If we may quote Paula Abdul — and can’t we always? — opposites attract. In design, a little tension sparks interest and energy. Fall in love with a mid-century modern lamp that doesn’t match your boho aesthetic? Bring it to the party anyway. Think those two colors you like don’t go together? Think again! A space that’s too matchy-matchy can feel airless, but a dash of contrast is like a shot of espresso.
Drew Scott — designer, DIY-er, and founder of Lone Fox Home — knows the big impact a little push-and-pull can have. Whether he’s making over spaces or crafting new “Drew It Yourself” projects, Drew isn’t afraid to have fun with differing styles, patterns, and colors. Exhibit A: his ultra-modern kitchen with botanical lemon wallpaper.
“Contrast is so important,” Drew says. “Without it, spaces can look bland and fall flat. Adding contrast through colors, textures, or patterns adds that extra oomph to set your space apart.”
At our 2021 Small/Cool Experience — a design extravaganza where incredible designers showed off the latest trends — Drew joined Apartment Therapy founder and CEO Maxwell Ryan to talk about the power of contrast. Genesis, the official auto sponsor of this year’s event, harnesses that power too, combining athleticism and elegance in every design.
We asked Drew how we can use contrast to create spaces that come to life.
How does contrast affect a space?
Immensely. Contrast brings in the visual interest you need to truly pull a space together. It helps your designs look more thought-out. It also helps ease your eye into a space, adding dimension to what can otherwise be monotonous.
Do you have any advice on mixing styles?
I love experimenting with juxtaposition in my designs. I rarely ever just stick with one style. My advice would be to start with mixing just two. Mixing multiple styles can start to look busy and mismatched; if you don’t incorporate enough of one style, certain elements can look out of place. An even mixture of two can help create a cohesive space.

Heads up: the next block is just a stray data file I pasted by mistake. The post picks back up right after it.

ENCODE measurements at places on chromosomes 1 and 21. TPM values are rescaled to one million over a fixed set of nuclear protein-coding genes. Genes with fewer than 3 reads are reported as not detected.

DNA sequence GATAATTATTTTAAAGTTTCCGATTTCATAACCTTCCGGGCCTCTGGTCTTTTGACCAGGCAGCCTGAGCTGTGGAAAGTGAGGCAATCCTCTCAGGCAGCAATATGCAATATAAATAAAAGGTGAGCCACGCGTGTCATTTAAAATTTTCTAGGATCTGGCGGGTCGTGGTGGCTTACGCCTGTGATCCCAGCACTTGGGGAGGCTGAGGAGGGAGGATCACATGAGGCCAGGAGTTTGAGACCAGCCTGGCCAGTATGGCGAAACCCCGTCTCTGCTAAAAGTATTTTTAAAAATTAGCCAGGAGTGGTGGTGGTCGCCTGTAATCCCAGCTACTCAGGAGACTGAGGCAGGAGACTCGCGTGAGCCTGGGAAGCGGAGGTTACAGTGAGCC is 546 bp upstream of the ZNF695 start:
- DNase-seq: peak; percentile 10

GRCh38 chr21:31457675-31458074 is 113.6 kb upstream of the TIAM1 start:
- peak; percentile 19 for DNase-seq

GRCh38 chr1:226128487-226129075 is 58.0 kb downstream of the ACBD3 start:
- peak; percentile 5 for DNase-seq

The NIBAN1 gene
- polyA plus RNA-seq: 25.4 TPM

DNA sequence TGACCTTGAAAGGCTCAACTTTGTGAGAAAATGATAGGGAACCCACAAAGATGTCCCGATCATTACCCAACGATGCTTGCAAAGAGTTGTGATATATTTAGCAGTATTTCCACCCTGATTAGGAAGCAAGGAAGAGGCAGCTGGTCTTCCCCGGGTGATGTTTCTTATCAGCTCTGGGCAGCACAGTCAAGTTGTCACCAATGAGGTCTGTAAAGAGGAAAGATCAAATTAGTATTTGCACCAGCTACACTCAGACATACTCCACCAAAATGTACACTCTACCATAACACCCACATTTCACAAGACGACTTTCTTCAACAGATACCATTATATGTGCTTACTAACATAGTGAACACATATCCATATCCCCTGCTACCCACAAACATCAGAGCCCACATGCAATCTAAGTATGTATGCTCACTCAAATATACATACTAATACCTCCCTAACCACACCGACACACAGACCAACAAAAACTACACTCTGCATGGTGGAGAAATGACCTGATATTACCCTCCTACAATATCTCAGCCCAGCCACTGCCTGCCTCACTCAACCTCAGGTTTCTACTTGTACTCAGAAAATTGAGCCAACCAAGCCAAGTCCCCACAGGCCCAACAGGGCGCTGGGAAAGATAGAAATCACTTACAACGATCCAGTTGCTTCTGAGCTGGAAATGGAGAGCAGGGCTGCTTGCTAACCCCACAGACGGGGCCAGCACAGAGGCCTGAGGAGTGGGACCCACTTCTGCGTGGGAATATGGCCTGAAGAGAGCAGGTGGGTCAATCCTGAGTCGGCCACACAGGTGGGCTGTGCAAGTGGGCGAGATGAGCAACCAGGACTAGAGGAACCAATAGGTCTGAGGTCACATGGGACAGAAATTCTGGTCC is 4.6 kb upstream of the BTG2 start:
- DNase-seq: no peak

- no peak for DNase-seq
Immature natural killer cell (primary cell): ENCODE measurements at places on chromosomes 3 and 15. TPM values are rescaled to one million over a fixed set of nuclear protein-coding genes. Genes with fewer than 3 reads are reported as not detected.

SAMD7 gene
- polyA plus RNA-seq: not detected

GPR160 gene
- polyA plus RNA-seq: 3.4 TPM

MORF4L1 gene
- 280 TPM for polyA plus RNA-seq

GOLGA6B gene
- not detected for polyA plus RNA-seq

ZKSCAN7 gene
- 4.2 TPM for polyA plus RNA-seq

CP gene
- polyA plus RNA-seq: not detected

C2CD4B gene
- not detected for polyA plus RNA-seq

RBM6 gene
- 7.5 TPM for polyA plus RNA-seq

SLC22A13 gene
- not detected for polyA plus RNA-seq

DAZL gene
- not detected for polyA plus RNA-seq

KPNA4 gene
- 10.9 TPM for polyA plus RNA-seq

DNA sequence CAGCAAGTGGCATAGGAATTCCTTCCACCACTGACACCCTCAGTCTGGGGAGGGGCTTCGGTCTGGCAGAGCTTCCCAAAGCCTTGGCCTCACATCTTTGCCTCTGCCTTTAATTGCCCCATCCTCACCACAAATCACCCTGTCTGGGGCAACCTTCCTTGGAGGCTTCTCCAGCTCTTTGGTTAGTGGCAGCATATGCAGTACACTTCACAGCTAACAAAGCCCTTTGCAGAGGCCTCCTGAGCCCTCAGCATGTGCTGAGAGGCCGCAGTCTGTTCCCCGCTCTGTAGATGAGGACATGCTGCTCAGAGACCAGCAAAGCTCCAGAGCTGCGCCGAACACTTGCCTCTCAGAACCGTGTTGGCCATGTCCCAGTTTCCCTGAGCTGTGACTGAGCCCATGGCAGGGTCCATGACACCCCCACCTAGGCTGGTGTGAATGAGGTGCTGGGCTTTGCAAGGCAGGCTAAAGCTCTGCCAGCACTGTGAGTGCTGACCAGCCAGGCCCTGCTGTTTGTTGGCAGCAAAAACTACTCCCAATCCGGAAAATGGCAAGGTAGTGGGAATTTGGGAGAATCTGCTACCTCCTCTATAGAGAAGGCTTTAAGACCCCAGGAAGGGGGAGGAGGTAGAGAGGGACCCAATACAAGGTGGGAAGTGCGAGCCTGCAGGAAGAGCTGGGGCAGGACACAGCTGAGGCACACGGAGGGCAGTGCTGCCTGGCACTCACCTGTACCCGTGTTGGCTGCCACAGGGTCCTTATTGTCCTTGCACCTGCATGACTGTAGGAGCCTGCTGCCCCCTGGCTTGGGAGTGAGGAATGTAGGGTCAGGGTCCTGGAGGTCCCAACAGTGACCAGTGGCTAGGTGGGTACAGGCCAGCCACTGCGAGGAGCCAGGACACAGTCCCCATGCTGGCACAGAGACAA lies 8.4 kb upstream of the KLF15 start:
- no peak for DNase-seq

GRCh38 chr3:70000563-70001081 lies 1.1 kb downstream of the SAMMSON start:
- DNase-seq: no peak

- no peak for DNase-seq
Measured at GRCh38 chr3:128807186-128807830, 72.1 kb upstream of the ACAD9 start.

How can we embrace contrast?
Don’t be afraid to add color and pattern! It can be a bit of a leap sometimes, but it’s the easiest way to add visual interest and contrast to a space. I recommend the rule of thirds: For example, if you’re going to add a pop of rust orange to a room, having three separate elements in that color helps your eye move around the room.
With pattern, you can add a focal point like a piece of art or, if you’re feeling extra bold, some furniture. Go out of your comfort zone — you can always edit! Taking risks helps you grow your eye for design. Contrast can be as bold or as subtle as you’d like.
Do you follow (or break) any design rules when it comes to contrast?
I do a mix of both! With design, you don’t always have to follow rules, and that’s what the Lone Fox brand is all about: Foxes usually stick to their packs, but a Lone Fox doesn’t. As you grow your eye for design, you can start to bend the ‘design rules’ just enough to fit the flow of a space or your personal style.